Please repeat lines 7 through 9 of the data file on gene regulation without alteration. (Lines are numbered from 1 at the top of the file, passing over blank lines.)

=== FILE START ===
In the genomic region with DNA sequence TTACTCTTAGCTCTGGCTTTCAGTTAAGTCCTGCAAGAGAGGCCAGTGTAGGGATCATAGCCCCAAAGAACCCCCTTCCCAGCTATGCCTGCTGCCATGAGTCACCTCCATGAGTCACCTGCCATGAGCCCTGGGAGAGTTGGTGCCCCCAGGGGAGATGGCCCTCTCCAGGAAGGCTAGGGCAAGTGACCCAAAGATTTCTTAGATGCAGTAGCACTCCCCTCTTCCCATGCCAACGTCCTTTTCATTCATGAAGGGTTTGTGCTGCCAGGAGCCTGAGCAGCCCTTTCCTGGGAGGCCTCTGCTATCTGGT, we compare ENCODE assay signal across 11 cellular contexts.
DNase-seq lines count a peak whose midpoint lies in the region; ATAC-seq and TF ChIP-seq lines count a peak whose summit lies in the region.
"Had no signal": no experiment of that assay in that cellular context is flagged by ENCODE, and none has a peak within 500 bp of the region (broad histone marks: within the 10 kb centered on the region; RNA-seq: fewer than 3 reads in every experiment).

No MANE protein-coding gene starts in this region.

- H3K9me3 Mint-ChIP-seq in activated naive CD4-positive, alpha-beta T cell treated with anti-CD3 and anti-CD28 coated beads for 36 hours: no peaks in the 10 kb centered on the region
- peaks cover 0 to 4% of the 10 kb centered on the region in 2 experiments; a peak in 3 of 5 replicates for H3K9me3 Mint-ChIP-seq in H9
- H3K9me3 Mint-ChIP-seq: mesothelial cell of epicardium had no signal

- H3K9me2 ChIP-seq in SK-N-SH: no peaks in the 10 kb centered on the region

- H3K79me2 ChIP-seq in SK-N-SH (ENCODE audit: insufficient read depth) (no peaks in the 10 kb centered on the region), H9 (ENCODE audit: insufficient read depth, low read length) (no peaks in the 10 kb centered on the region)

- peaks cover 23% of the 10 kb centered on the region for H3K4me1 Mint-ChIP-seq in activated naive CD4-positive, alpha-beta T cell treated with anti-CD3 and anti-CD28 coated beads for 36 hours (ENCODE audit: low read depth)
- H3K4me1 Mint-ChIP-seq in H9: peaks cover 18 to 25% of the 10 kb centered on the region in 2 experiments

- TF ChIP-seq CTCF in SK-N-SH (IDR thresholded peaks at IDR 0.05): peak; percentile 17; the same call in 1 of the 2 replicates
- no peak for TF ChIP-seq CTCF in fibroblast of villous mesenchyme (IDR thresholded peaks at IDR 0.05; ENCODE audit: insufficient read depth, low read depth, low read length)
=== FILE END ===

- H3K9me3 Mint-ChIP-seq: mesothelial cell of epicardium had no signal

- H3K9me2 ChIP-seq in SK-N-SH: no peaks in the 10 kb centered on the region

- H3K79me2 ChIP-seq in SK-N-SH (ENCODE audit: insufficient read depth) (no peaks in the 10 kb centered on the region), H9 (ENCODE audit: insufficient read depth, low read length) (no peaks in the 10 kb centered on the region)